This is just some random notes on ASP.NET vs. Silverlight business applications.
One of our major problems is getting reusability of components.The n-tier architecture is great at separating concerns – problem is that works against a modular application where we want to add functionality independently and discretely.
To explain: we have our core application (in this case, called Anvil). It’s got a database and some business logic and a front end in ASP.NET. So far so good – except we need to support “pluggable” products into this application where the functionality is outside of the existing application:
|Element||Main application||Product X|
|Data layer||SQL server table||Reuses this (XML data for additional attributes)|
|Business Layer||IProduct interface||Product implementation and business logic|
|Presentation||ASP.NET website and controls||?|
There isn’t an issue in creating a product DLL which can link to the parent application using an Interface (in this case let’s say IProduct).
The problem arises when we hit the presentation layer (in this case it’s currently ASP.NET). We can’t embed ASCX controls in a DLL* so this means we have to put part of the Product X functionality in the website. That immediately compromises the logical design.
We have to put the controls into the website in the main application. This means I might as well forget modularity and move the code for ProductX into the main application so it’s monolithic again.
If this were a Windows Forms application this would be easy: I’d create controls in the ProductX.DLL and the ‘ProductX’ instance would know how to display itself. I could combine the business logic (ProductX class and methods) along with a pre-packaged set of UIs to handle them.
Unfortunately this is a distributed application delivered via the web so Windows Forms is not an option! It was for this reason I’d been looking at two alternatives: MVC (specifically, Razor) and Silverlight.
MVC can improve matters quite a lot by making it possible to embed Razor controls in the DLL for product X. This does mean I can get away from putting the logic into the existing web.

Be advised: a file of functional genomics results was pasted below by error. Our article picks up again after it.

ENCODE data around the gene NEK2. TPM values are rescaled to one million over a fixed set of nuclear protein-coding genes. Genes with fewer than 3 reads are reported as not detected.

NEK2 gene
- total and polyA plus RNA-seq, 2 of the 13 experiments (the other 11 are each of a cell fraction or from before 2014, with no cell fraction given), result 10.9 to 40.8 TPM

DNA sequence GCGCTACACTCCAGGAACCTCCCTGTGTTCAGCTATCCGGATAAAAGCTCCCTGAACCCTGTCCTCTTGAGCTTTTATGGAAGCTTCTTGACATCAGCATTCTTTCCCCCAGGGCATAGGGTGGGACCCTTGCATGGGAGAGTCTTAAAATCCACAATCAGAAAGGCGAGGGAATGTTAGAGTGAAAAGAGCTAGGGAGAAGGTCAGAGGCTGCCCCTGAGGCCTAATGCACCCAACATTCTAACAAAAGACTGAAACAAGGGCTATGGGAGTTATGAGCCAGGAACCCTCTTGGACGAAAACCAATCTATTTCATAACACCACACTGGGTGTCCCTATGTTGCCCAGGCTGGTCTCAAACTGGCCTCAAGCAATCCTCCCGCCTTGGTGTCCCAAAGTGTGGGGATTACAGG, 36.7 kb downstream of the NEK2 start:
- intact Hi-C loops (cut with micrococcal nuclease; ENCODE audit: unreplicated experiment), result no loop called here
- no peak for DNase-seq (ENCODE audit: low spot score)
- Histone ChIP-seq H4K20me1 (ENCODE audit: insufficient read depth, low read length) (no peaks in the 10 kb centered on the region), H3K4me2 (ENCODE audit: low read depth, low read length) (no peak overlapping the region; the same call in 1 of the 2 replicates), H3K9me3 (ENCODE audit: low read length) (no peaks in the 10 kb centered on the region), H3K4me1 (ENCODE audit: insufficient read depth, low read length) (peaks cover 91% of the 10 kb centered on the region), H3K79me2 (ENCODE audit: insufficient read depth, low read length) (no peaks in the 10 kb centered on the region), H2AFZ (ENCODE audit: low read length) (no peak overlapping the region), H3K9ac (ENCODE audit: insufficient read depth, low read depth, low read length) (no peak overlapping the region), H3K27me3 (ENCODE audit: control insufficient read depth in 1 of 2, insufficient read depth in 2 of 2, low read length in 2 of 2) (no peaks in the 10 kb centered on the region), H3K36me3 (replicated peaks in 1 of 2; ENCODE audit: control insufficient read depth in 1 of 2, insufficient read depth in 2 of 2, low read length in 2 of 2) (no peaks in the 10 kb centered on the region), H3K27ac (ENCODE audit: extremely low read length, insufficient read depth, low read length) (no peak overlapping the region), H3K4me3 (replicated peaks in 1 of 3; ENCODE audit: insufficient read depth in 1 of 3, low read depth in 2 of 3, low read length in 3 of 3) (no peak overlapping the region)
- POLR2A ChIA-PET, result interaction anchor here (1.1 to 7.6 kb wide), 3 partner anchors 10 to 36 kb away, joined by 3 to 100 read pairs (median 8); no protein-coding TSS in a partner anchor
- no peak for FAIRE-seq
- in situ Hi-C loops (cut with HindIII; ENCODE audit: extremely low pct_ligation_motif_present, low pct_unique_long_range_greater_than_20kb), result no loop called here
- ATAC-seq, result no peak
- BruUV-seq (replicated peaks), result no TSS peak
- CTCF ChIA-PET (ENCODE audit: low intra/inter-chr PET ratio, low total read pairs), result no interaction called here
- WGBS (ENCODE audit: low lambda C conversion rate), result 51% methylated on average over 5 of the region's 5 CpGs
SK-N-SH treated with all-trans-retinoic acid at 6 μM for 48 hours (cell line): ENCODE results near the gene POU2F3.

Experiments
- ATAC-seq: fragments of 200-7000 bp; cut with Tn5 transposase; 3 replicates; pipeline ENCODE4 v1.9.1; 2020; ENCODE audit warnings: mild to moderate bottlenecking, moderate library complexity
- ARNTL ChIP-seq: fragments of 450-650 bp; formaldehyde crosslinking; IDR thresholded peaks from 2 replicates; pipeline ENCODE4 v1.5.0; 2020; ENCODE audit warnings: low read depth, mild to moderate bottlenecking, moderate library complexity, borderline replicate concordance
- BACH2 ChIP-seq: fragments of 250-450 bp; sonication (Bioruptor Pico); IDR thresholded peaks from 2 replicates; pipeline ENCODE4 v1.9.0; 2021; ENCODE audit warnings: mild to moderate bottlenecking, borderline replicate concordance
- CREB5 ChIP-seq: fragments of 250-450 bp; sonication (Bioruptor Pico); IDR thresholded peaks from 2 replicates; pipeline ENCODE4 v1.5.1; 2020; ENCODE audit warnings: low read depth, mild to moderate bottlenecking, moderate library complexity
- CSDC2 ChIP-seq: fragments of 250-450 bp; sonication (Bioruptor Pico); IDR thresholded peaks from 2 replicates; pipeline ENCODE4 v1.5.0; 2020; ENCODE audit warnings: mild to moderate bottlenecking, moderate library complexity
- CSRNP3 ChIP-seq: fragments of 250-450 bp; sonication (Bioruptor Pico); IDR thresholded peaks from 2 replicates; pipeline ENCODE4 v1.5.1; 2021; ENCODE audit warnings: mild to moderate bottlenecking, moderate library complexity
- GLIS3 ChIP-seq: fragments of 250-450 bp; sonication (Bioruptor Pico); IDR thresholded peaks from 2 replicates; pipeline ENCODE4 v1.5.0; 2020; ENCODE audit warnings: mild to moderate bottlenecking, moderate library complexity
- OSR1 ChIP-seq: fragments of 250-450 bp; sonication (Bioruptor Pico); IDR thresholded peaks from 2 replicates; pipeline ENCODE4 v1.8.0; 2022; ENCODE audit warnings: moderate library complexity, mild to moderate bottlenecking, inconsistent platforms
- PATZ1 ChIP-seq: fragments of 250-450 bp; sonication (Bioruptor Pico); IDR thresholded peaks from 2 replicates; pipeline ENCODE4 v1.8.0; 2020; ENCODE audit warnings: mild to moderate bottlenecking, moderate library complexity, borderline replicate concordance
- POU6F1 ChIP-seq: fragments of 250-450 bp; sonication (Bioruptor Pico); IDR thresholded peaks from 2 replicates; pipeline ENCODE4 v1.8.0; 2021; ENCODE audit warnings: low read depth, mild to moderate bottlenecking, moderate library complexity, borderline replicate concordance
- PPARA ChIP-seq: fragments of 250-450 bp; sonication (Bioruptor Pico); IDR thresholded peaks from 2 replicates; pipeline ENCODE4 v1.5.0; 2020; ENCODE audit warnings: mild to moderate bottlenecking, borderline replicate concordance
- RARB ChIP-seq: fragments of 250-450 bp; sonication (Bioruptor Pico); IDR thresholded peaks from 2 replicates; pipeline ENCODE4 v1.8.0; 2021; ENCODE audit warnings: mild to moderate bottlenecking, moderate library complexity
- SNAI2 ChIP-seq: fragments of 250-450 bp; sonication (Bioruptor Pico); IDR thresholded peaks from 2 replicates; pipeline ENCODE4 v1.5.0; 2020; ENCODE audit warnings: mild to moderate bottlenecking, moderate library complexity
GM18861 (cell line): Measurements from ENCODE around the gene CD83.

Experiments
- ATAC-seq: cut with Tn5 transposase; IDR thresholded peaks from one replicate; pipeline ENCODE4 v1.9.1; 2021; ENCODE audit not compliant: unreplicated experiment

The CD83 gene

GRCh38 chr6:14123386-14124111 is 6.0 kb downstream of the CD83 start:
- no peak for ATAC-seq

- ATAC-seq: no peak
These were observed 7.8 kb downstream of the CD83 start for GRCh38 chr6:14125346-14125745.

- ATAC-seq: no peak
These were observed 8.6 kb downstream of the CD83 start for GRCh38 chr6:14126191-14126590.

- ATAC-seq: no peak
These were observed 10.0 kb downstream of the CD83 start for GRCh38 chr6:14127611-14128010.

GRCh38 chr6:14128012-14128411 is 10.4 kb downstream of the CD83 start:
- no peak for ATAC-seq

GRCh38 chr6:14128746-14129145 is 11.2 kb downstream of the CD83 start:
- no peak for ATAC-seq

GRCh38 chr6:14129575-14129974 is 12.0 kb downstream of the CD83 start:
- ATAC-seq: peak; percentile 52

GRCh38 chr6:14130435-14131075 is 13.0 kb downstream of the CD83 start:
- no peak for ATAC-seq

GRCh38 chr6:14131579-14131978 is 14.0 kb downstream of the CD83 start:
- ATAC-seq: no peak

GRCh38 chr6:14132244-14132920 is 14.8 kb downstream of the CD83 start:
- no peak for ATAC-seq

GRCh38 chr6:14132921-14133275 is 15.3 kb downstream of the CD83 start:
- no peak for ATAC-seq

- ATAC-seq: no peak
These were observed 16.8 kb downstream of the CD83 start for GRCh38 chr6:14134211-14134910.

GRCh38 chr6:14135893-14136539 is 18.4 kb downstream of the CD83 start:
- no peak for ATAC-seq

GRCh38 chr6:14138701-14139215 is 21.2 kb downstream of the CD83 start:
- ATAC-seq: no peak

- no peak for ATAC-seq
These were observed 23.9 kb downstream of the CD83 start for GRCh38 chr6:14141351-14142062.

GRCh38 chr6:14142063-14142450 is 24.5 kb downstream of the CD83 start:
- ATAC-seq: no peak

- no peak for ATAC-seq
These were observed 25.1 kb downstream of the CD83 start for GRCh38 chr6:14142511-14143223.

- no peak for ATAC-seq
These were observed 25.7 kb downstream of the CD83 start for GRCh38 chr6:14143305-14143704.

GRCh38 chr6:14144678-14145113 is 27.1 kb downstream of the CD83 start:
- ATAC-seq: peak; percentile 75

However when experimenting with MVC routing seems rather constrained, and getting MVC to compile and use Razor views seemed rather like a hack than a natural, supported approach.
Yes there are lots of cool controls and libraries like jQuery etc. to help, but the fundamental issue remains: the medium (html/web) isn’t really designed for this. HTML5 is a step in the right direction, but but this gets us to about the level of functionality that Visual Basic had in the 1990s, and I’d have to require clients to upgrade browsers to run my application. So it’s not a solution that works right now.
The other option I’d been looking at for so long was using Silverlight. The downside to Silverlight is that I’d be excluding a small segment of the audience – mainly iPads and Linux users. As I this is a vanishingly small percentage of my customer base it was something I could overlook.
The key advantage of Silverlight is the richness of the client. So many times in ASP.NET (or any other Html-based application) you’re spending a lot of time fighting the nature of the medium. Date control? Input validation? Cross-site scripting attack? Lack of state?
Html is great at presenting data, but as an application platform it really, really sucks.
Silverlight has the added bonus of the overlap to WP7 phones so there could be a lot of reusability in WP7 phone apps too – although not an immediate benefit to us.
So now we have to put together some proof-of-concept mock-ups and start learning what we need to know!
Update April 2012: We’ve ceased new development on Silverlight given Microsoft’s lack of clarity on Silverlight’s future.
That uncertainty, plus the increasing importance of mobile and tablets means we now have to include these in our plans. That rules out Silverlight, and leaves just HTML.
However, I’ve got upto speed on MVC now and that, plus excellent libraries like KnockoutJS mean we can have the responsive UI we want without going down the RIA path.
* yes it is possible to embed ASCX files in DLLs but you still have to copy the source into the web application – hardly an elegant, modular solution – it’s just a hack with messy manual workarounds